Lizzo — Cuz I Love You ANALYSIS & REVIEW

Published 04/23/2019

It’s not too far off from being a complete and overwhelming work of music. Putting aside its massive pop culture appeal, it has the makings of an engaging background structure with delectable energy, drive, builds, and contrasts to excite a listener. Having the “makings” of something doesn’t quite mean it always comes together and stays consistent, though. It had some good fragmented fun for sure, and one can easily get behind the musician’s sentiments to feel truly empowered. But it also stays on a rather safe and formulaic level musically, which doesn’t quite get the album over the hump of being just a 2019 flash in the pan.

There’s certainly some groovy moments here. The vocals ooze with soul. The synthetic timbre is never too overbearing or plastic (aside form “Like a Girl”), as it most always works within the confines of the emotion and varies density to an appreciative degree. The sound was also never there just to fill space and hog a spotlight, but to accentuate rhythm and syncopation with subdued yet unique timbral qualities. A lot of radio pop music today misses that level of intricacy, and that’s one way this album has a leg up. That may be where it stops on the intricacy/ingenuity path, but it was an important part of the composition.

There were a few standout harmonic progressions that made some particular tracks shine. The harmonic layer overall wasn’t necessarily used in a very remarkable way with regard to form; it was simply a string of three or four chord patterns that alternated at verses and choruses, and there really isn’t much emotional gravity in that tactic, especially when melodies contain little pitch material themselves.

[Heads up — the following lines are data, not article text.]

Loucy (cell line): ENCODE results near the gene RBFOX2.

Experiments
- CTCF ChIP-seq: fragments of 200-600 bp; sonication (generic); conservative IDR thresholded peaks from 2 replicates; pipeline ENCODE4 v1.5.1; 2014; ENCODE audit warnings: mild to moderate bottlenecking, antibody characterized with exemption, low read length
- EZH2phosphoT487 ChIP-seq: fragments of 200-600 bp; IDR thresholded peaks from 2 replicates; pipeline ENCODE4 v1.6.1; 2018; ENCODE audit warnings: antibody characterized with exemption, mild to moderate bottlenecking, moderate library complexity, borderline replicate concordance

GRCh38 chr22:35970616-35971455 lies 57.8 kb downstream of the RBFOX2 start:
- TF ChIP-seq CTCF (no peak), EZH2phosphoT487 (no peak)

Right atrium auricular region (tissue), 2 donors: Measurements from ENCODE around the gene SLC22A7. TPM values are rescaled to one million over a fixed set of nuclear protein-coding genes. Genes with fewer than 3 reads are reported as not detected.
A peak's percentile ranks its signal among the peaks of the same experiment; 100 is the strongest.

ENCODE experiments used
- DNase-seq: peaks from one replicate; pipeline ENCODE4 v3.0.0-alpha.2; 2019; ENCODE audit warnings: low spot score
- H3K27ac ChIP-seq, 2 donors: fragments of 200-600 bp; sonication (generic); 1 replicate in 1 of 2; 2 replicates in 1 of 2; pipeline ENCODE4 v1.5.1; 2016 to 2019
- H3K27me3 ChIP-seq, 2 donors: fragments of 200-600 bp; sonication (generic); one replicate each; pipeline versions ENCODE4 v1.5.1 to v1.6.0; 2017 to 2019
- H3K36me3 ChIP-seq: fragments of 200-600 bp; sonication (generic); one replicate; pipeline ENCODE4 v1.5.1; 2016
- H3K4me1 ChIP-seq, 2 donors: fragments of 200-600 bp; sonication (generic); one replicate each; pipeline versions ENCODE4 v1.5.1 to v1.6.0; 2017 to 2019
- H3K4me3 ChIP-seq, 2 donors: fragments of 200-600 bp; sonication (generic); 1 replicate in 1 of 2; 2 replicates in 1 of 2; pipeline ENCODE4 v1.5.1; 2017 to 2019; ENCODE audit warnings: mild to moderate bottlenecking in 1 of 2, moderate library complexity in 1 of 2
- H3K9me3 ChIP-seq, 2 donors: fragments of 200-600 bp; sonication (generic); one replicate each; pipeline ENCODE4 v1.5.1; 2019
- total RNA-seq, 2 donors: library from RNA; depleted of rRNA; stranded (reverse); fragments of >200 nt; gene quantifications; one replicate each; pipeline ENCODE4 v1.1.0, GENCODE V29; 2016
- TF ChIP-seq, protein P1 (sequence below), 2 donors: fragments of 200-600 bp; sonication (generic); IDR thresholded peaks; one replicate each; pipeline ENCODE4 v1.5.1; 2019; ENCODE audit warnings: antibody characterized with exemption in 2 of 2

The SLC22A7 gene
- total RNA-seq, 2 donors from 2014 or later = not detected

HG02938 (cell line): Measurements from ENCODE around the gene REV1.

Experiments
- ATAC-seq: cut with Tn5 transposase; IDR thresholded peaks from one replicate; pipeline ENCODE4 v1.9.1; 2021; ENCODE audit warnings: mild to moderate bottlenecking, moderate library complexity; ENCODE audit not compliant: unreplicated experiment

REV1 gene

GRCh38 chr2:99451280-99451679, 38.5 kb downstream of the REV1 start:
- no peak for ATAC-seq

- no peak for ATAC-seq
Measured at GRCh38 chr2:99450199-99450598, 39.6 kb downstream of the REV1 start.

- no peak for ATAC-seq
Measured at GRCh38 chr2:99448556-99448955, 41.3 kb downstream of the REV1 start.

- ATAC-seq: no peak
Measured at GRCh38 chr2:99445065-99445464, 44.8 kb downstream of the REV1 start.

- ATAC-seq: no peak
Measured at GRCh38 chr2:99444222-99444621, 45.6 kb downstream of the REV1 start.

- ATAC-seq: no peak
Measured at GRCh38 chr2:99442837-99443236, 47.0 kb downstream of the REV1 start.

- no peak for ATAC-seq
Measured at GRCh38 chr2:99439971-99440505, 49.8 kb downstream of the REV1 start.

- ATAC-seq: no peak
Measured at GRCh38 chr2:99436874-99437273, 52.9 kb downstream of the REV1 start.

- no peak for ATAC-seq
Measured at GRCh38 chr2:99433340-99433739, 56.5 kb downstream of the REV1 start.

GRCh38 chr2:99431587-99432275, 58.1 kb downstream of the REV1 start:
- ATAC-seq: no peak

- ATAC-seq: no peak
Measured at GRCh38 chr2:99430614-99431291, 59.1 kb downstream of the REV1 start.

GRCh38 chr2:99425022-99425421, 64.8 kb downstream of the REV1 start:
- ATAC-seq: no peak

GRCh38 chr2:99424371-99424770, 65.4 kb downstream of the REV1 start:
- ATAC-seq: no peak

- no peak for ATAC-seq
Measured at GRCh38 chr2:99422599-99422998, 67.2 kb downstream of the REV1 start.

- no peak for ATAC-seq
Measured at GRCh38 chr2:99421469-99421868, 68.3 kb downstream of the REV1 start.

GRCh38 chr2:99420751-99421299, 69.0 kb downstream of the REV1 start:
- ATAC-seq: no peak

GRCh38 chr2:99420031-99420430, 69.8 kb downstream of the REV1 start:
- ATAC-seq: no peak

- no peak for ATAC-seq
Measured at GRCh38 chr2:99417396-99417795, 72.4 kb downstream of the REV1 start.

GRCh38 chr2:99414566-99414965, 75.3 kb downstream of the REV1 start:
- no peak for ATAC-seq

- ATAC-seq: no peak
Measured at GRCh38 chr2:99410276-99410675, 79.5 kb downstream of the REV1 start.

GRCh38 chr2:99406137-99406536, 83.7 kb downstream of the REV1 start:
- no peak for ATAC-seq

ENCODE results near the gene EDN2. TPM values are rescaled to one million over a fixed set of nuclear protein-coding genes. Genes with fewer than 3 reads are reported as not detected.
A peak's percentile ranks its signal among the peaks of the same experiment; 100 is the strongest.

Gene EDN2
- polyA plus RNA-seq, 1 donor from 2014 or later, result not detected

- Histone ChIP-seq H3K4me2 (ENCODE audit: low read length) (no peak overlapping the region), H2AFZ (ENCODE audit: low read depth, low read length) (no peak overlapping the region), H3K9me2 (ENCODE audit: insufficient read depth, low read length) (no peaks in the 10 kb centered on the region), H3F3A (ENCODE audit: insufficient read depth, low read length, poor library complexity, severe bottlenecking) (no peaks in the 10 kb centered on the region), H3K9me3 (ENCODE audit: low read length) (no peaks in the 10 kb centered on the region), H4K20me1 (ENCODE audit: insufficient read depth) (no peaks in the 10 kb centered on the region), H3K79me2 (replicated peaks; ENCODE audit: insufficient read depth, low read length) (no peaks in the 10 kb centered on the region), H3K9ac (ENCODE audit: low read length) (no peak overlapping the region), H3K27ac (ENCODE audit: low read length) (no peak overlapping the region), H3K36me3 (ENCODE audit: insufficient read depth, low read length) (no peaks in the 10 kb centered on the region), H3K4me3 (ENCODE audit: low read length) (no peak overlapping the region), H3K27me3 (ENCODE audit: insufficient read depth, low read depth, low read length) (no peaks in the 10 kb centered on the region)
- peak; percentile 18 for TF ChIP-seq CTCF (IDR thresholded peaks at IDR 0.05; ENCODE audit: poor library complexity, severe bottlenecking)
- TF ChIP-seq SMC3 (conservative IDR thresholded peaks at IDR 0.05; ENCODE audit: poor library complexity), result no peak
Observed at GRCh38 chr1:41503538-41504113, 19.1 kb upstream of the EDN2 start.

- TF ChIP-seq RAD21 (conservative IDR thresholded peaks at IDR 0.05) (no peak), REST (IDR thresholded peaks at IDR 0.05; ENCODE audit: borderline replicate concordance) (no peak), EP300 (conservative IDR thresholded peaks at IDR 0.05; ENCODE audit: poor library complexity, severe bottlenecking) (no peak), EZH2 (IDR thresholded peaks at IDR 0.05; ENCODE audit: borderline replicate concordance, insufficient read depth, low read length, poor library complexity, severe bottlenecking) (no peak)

One thing the harmonic layer did do well with, though, was rhythmic patterns. The syncopated beats and riffs found in the background here were perhaps the album’s greatest musical strengths, as it allowed for there to be an uplifting and physical reaction to the music, which was obviously a big goal. The couple of standouts to me in this regard were the opening title track, the song “Crybaby”, and my favorite overall track, “Heaven Help Me”. The latter also used a killer tonal progression of I, V/IV, IV, bVI, bVII, I amidst a strong rhythmic drive — great use of the borrowed chord bVI there to basically ignite the whole song.

The melodies, although maintaining an upbeat and rhythmic edge, were sadly the weakest link. This was mostly due to their lack of interesting pitch shape or construction, which is more evident when experiencing the album as a whole rather than listening to individual pockets. At secluded moments, the melody did well to provide a dominant sonic layer to carry on the groove of the background into the surface layer, mostly through syncopation. But there was a) not an overwhelming amount of captivation from its rhythmic properties alone to carry that itself, and b) not a whole lot of congenial line or sectioned repetition to stick out as a memorable feature.




I’m Sam Mullooly, founder of the music review platform Album Analysis. I provide in-depth analysis and critique of new albums in a unique, music-oriented way.

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Album Analysis

Album Analysis

I’m Sam Mullooly, founder of the music review platform Album Analysis. I provide in-depth analysis and critique of new albums in a unique, music-oriented way.

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